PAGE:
Occasional blogging, mostly of the long-form variety.

Tuesday, June 01, 2010

Dennis Hopper (1936-2010)

Dennis Hopper's terminal cancer and marital woes had made the local news out here months ago, but while his death isn't a surprise, it is a great loss. He was a prolific man, superb actor and fine, innovative director. He had a talent for playing villains, psychos and oddballs, because he was simultaneously edgy and grounded – as bizarre or quirky as he might behave, he was completely believable. His character might be a madman, but he was clearly enjoying it – and that made him interesting, even riveting, to watch.

I grew up seeing Dennis Hopper mostly in those offbeat and psycho roles, so it was a bit of a shock to see his earlier work, particularly in Giant, where he was so clean-cut. He was, however, extremely good. His performances were always real, and focused. I caught several interviews with him talking about his training, his influences, his process, and his many demons. (The wildest non drug-related Hopper story I've heard is that, supposedly, he went so method for Apocalypse Now he didn't bathe for a month and the rest of the crew refused to ride on the same bus with him.) Like some other actors, including his close pal Jack Nicholson, Hopper could get typecast – nevertheless, he always played the "Dennis Hopper role" very well. If something was weak in a film, it wasn't going to be his performance.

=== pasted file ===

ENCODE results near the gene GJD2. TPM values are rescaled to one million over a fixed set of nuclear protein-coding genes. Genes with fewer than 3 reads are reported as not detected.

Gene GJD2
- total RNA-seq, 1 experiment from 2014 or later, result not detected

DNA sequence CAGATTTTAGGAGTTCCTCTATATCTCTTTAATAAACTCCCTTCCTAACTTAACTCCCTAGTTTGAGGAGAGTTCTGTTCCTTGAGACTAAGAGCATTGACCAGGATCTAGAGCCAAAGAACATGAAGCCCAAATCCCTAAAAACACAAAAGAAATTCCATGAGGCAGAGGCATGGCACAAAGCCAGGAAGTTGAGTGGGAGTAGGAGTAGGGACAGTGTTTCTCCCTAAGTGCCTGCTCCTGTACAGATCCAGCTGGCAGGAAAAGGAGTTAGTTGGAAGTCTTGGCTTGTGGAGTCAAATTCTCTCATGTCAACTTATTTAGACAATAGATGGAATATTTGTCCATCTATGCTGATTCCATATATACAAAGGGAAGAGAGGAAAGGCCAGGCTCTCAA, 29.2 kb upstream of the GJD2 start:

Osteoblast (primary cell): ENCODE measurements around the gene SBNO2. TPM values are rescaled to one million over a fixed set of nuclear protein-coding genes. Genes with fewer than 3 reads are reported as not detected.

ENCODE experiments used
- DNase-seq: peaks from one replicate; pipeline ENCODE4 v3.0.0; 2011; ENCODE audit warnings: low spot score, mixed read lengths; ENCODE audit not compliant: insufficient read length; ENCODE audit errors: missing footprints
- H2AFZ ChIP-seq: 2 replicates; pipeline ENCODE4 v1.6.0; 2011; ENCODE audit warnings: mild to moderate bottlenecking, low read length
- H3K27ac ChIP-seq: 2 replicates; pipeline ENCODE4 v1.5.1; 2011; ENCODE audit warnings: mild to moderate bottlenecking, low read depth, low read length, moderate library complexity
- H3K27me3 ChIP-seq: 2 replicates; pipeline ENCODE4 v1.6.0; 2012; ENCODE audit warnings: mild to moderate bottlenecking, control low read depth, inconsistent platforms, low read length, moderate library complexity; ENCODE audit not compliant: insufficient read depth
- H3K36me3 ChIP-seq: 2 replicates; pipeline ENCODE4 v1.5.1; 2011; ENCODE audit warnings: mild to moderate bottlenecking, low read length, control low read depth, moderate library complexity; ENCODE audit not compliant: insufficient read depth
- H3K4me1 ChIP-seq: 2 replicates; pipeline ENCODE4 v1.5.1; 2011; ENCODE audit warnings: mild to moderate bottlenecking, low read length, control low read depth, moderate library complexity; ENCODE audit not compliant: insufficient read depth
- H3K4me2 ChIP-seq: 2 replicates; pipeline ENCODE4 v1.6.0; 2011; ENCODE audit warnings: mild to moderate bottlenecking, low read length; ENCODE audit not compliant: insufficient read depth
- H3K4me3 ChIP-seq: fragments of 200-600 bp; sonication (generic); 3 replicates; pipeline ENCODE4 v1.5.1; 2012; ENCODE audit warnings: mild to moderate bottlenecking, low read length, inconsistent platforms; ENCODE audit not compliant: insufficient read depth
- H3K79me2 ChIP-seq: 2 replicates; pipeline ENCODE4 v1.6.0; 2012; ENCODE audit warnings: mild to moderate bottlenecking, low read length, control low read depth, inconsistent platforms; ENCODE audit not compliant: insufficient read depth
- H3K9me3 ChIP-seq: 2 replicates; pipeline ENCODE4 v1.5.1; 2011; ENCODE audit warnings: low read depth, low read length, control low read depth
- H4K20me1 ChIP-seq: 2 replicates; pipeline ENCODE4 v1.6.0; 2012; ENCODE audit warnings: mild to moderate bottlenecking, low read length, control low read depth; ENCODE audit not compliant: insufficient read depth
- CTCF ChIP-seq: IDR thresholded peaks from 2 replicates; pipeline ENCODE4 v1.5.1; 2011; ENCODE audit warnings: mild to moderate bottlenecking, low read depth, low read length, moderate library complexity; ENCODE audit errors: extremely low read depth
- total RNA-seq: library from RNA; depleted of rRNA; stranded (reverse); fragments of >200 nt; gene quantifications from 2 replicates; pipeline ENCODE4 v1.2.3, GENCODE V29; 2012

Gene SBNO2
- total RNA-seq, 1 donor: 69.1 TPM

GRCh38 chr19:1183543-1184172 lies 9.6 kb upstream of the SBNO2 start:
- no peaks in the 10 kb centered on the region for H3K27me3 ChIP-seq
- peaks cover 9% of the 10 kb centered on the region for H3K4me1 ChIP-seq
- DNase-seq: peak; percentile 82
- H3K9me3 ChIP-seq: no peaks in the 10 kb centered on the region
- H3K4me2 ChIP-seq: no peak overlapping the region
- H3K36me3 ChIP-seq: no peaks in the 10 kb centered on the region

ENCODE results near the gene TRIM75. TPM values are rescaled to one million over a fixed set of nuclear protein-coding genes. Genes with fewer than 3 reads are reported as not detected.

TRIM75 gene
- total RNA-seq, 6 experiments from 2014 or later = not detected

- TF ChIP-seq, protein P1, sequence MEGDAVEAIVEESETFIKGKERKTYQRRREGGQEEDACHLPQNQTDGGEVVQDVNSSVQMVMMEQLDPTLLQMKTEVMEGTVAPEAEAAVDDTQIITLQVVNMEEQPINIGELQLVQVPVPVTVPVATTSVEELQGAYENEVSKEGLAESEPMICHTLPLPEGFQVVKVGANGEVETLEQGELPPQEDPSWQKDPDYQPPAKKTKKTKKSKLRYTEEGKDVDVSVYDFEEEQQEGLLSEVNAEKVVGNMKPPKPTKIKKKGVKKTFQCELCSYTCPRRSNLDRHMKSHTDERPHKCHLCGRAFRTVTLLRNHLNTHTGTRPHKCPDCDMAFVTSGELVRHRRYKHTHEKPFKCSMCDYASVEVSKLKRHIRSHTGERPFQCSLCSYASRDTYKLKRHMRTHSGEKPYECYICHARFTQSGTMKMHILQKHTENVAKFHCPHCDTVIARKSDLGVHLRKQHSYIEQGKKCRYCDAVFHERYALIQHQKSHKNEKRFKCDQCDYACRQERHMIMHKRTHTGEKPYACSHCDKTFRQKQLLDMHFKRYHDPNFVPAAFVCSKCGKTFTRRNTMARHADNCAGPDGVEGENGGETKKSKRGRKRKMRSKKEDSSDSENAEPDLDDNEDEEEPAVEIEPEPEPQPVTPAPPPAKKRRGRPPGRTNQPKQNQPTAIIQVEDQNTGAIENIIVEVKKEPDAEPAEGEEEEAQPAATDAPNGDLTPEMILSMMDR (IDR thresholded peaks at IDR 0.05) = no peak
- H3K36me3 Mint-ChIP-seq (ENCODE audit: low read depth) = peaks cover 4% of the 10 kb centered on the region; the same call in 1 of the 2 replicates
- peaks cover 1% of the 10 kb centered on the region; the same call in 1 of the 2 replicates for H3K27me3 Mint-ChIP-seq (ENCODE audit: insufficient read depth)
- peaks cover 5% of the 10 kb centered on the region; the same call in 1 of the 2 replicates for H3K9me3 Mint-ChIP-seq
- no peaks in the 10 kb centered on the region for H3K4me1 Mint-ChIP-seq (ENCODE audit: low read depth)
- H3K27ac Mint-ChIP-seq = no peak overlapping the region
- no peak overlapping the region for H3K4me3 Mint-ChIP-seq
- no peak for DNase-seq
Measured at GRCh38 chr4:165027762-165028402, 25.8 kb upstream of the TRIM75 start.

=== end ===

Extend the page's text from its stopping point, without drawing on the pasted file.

It's hard to underestimate how influential his film Easy Rider was, either, a low budget, counterculture blockbuster. It was interesting seeing Colors and trying to reconcile that this guy with the burnout, crazy image had directed it. Besides Rebel Without a Cause and Giant, the roles I'll always remember him for are in Apocalypse Now, River's Edge, Blue Velvet, Red Rock West and Hoosiers - the last one a role that may have been closer to the real Hopper than many of the psychos he played. Just as the audience roots for his alcoholic character, Shooter, to turn it around, I think many fans were rooting for Hopper to keep it together and do well.

Dennis Hopper was a fine photographer as well, and quite the art aficionado. He was a friend of Andy Warhol's, and when L.A. did a major Warhol retrospective several years back, Hopper recorded the (very good) audio guide. An exhibition of Hopper's art is scheduled for July at the Museum of Contemporary Art in Los Angeles.

The Wiki entry on Hopper isn't bad, and the Los Angeles Times has both an obituary and appreciation. The New York Times did a good appreciation earlier this year (including a brief video segment), and Roger Ebert has a good piece on him.

The best overview I've seen of Dennis Hopper's career is this lengthy compilation from The Museum of the Moving Image (it has a fair amount of profanity, if that's a concern):


Update: Fresh Air combined two interviews with Hopper for an excellent remembrance.


Suzan said...

Thanks, Bat,

You've put your finger on what made "Blue Velvet" as disturbing as it truly was.

And the incredible portrait of the American underbelly.

Love ya,


he was simultaneously edgy and grounded

Cheyanne (Shy Ann) said...

Loved looking at this montage. It was put together professionally, it seemed, and was not hastily jerry rigged together just to get something out about Dennis Hopper after his death. It was very In Depth...I had no idea Hopper was in a Twilight Zone Episode in 1963....I guess I dind't realize he was THAT old. nybody who was in Easy Rider seems ageless and timeless I guess. He's an American icon, the John Wayne of Hippies if you will.